From the start, therefore, there was a tension between the use of the new expression mainly in a descriptive sense, and those who applied it for more polemical purposes. For that reason, many traditionalists declined to use the term at all, or, if they did so, preferred its application in the plural, as though reference to the 'working classes' could minimise the dangers of lower-class solidarity. But patterns were never simple, and often shifted from group to group, so that in the 1820s and 1830s a number of radicals also described the workers in the plural form.
Overall, the striking thing was the eventual supremacy of the language of 'class' over that of 'ranks'. The shift was gradual and long-drawn out, but ultimately decisive. The tide of social usage has rendered reference to 'ranks' obsolescent, and has diminished, though not abolished, traditions of exaggerated respect for individuals on grounds of birth alone. The social theory that underpinned the old terms has also virtually disappeared. Intei pretations of modern, industrial societies are in many ways less clear-cut, and certainly less confident in their imagery than the old notions of the divinely-instituted 'Great Chain of Being'. But they tend towards categorising people in the horizontal rather than the vertical axis, and they look at socio-economic roles rather than static classifications by origins and parentage.
Social change in the eighteenth century gave a considerable filip to the study of economics and an embryonic sociology. In keeping with the new mood, analysis was notably secular and utilitarian. Adam Smith in 1776 was one of those concerned to identify the economic bases of social divisions. He in fact used the old terminology, but very much to new effect. A threefold classification was fundamental to his analysis. He found: the landowners, who lived off rent; the businessman, who lived off profits of invested capital; and the workers, who lived off the wages earned by their labour. These are the three great, original, and constituent orders of every civilised society', he wrote in The Wealth of Nations; and by civilised, he meant nations that were economically as well as culturally advanced.
When, therefore, Karl Marx and other socialist writers in the earl nineteenth century began to turn this social analysis to more radical purposes, a concept of classes and a discussion of their theoretical economic bases had already begun. The collapse of strict hierarchy and the prospect of new social formations - whether in conflict or co-operation -had developed well before the advent of the factory and of mass production.
Society in eighteenth-century England was not, then, a traditional and timeless hierarchy, based purely on landownership and the values of landed society. There was a marked sense of change and flux: a recognition of new sources of wealth, in the growth of a 'middle class', and newly-visible labour, in the form of an 'industrious', later 'working class'. Fundamental long-term changes were reflected in, and crystallised by, changes in the terms in which society itself was analysed and identified. New words were important for their conceptual significance, not just to provide work for the busy dictionary compilers. Changing language both stemmed from and shaped the sense of social change. 'Class' itself began as a flexible and innovatory term, even though it has subsequently acquired its own rigidities. From the start, too, it was elusive in precise definition, even while powerful in its general significance.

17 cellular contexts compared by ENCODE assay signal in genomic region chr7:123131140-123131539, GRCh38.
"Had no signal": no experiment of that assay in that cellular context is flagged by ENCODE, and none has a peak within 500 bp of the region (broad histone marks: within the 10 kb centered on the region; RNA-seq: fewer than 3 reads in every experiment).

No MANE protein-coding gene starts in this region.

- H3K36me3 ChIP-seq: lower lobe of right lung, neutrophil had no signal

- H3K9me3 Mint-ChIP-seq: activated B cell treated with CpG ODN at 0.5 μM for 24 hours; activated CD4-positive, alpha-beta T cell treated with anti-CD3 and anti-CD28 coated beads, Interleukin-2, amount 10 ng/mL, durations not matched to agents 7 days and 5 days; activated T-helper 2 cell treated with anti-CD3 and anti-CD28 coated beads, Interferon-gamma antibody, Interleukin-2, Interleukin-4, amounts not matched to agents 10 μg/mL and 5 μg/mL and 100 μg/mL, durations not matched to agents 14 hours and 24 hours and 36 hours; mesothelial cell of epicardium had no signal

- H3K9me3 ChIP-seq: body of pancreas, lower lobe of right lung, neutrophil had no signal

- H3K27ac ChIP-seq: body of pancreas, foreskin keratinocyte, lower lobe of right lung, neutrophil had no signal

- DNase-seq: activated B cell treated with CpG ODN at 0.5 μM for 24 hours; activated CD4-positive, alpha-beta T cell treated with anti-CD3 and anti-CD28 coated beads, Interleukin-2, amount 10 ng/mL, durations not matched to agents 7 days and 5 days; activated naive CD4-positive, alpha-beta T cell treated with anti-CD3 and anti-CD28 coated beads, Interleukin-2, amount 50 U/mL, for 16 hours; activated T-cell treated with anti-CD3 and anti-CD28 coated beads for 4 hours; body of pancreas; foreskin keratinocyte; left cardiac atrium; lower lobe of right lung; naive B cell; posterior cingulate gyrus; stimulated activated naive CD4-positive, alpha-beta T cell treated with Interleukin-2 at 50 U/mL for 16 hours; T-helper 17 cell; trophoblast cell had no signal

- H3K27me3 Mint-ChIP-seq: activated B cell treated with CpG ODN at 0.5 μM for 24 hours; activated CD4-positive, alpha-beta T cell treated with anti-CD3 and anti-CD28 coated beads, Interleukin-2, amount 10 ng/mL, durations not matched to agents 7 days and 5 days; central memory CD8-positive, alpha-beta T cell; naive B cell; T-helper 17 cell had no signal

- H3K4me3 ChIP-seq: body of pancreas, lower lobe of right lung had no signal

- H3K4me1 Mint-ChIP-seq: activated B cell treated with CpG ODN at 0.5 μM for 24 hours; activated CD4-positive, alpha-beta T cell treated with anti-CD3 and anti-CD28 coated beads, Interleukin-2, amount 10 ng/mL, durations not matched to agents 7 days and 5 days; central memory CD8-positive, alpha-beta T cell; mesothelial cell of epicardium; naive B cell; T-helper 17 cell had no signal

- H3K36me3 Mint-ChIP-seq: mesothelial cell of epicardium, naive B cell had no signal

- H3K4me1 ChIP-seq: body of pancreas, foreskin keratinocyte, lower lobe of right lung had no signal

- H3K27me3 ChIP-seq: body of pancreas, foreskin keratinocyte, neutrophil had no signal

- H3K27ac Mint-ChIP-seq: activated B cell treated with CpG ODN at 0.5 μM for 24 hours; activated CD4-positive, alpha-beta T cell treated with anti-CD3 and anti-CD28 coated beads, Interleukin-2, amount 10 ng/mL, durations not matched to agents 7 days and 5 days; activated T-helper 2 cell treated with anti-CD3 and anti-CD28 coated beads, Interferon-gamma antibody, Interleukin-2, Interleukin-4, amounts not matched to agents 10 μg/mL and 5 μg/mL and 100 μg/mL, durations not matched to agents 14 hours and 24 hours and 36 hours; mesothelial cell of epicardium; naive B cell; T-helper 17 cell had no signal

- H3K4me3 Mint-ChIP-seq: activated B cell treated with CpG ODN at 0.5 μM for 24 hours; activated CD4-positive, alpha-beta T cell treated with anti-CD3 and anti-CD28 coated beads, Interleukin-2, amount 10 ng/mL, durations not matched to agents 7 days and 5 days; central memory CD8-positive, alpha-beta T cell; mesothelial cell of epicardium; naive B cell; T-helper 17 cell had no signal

As belief in an immutable 'Great Chain of Being' dissolved, the key question of how modern society was to be interpreted and organised moved onto the political agenda. It was a prospect to arouse both hopes and fears. 'The Age is running mad after Innovation', grumbled Samuel Johnson in 1783, when exemplary public executions at Tyburn were ended. In 1790, Edmund Burke, with yet greater intensity, attacked the dangers of social levelling and bemoaned the demise of the 'Age of Chivalry'. Meanwhile, Tom Paine riposted with simplicity: 'It is an Age of Revolutions, in which everything may be looked for'. These were voices not from an age of stasis, but from one of long-span social transformation.
Penelope Corfield is senior lecturer in history at Royal Holloway and Bedford New College and author of The Impact of English Towns, 1700-1800, Oxford University press, 1982.
- Contrast the emphasis in H. Perkin, The Origins of Modern English Society/, 1780-1880 (Routledge, 1969) in chapter 2, and in P. Laslett, The World We Have Lost (Methuen, 1965 and later edns.), chapter 2, with later studies, such as R.J. Morris, Class and Class Consciousness in the Industrial Revolution, 1780-1850 (Macmillan, Studies in Economic and Social History, 1979), P.J. Corfield, The Impact of English Towns, 1700-1800 (Oxford University Press, 1982), esp. chapter 8, and N. McKendrick, J. Brewer and J.H. Plumb, The Birth of a Consumer Society: The Commercialisation of Eighteenth-Century England (Europa Publications, 1982).
- Much impetus for re-examination of the social politics of the period has been prompted by the work of E.P. Thompson, notably The Making of the English Working Class (Penguin, 1968 and later edns.) and his article 'Eighteenth-Century English Society: Class Struggle without Class?' in Social History. Vol. HI (1978).
- Current research is engaged in analysis of both structures and perceptions of society.